After spending a morning pouring over the numbers, a couple of nice nuggets were uncovered. First, every Yankee starter currently manning the rotation has an average game score of at least league average or higher. The league average game score is 50 and even Phil Hughes has brought his game score average to that level (50.3). All four of the others are over 50. Ivan Nova is at 51.2. C.C. Sabathia is at 56.2. Hiroki Kuroda is sitting at 53.9 and Andy Pettitte is at 59 even. This position of all five starters over league average seemed unattainable at the start of the season.
The Yankees’ pitching as a whole are second in the American League in strikeout to walk ratio. At 2.96 strikeouts per walks, only the Texas Rangers are ahead with a ratio of 3.06. The White Sox are close at 2.84 but no other team is in the in the ballpark. This is excellent news as walks and strikeouts are two of the few things a pitcher is said to be able to control. The Yankees are the sixth best team in the majors in limiting walks. At the same time, they are sixth in the majors at striking batters out. That is a terrific combination.
There are other nuggets that are nice to look at. For example, they are tied for fourth best in the majors at not hitting batters. And the team’s ERA+ sits at 115, fifth in the majors. And a small case can be made that they are either a bit unlucky or that their fielding could be better. The team’s BABIP sits at .303 when the league average is .291.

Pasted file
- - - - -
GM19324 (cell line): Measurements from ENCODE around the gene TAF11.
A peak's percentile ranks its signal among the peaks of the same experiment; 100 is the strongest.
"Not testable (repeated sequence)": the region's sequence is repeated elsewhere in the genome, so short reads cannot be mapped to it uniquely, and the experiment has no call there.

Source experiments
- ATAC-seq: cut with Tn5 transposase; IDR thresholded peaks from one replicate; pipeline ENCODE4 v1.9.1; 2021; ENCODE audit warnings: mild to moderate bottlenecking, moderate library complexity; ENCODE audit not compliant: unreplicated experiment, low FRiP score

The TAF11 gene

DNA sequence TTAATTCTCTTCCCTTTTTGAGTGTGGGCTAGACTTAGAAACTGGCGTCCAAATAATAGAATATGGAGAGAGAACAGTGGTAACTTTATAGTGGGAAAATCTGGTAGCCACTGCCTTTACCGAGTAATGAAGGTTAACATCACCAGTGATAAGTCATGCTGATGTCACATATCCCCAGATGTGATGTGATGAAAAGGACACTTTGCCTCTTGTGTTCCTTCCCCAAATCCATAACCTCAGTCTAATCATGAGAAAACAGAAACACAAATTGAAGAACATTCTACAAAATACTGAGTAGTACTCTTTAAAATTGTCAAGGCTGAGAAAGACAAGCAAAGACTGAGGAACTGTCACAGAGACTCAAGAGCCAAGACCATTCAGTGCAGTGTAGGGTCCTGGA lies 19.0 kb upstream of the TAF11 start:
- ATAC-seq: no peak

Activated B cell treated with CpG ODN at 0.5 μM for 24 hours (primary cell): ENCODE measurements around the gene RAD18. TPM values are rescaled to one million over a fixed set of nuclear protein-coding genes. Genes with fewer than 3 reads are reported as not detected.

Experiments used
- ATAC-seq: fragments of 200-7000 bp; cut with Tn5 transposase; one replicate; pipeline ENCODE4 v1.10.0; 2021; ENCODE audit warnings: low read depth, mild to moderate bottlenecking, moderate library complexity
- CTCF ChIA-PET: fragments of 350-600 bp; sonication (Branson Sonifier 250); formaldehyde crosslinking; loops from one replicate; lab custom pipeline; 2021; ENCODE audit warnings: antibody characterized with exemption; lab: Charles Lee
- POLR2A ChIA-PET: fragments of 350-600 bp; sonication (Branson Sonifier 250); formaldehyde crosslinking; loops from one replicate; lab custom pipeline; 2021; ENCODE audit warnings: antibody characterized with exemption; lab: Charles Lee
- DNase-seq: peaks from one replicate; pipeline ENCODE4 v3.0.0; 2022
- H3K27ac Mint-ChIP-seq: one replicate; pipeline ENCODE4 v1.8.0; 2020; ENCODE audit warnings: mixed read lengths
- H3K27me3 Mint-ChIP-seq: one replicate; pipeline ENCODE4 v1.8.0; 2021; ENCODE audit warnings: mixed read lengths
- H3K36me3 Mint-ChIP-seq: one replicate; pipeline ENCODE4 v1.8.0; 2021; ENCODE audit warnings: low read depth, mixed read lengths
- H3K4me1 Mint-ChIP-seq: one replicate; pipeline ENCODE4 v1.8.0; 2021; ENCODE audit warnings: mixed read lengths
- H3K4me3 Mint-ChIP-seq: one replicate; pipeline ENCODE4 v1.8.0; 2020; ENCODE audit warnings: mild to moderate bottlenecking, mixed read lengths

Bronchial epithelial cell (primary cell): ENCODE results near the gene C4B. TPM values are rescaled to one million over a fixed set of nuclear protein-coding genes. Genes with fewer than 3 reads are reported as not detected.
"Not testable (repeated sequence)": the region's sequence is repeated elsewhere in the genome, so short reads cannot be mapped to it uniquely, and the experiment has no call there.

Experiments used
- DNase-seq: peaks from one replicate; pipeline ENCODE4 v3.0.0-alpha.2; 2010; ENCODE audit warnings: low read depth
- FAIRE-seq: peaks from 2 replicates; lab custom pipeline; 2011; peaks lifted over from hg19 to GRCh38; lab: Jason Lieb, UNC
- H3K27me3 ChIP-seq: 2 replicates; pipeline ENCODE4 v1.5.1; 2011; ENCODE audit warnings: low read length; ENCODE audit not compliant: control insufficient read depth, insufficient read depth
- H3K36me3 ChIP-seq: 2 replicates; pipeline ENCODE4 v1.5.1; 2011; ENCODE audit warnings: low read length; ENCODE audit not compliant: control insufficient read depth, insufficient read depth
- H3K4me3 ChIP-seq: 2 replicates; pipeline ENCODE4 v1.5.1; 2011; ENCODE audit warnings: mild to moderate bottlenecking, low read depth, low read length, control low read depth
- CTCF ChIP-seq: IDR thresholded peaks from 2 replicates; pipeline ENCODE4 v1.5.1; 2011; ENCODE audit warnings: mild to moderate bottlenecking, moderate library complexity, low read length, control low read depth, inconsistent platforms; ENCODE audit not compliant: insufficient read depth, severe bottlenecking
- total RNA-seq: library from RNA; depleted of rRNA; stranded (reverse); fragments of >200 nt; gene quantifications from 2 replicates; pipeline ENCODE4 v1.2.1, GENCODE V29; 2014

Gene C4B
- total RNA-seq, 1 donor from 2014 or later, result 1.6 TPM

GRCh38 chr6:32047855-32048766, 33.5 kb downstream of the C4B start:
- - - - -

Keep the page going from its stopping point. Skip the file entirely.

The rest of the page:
Are there areas of concern? Sure. There always are. The home run rate is still very high. But it is getting better. The staff gave up 27 homers in April and 38 in May. But with June almost over, the staff has only allowed 17 this month. The slugging percentage against from April to June respectively: .454, .450, .362. So the trend is going in the right direction.
There is some concern for the bullpen. Joe Girardi has gotten the most out of the splits with the likes of Cody Eppley, Clay Rapada and Cory Wade. But sooner or later, the ability level of those three pitchers will start to show up with exposure. Cory Wade is already starting to show the cracks. His bad outing last night is not a blip, but a trend. And Girardi seems loathe to push David Robertson since he has returned. Thus far, Robertston has been used exclusively as an eighth inning guy in close games and one mop up inning in a more lopsided win in the ninth. To limit exposure to some of the weaker members of the bullpen, Girardi is going to have to get more frisky with Robertson in close games and outside of that limited box.
Thus far in the roller coaster ride that really is any baseball season, the pitching staff is in the “arms up in the air and screaming in glee” stage. Things are going really well. A strong David Aardsma would help in the bullpen and the starters continuing to pile up quality starts can go a long way to keeping this ride on track.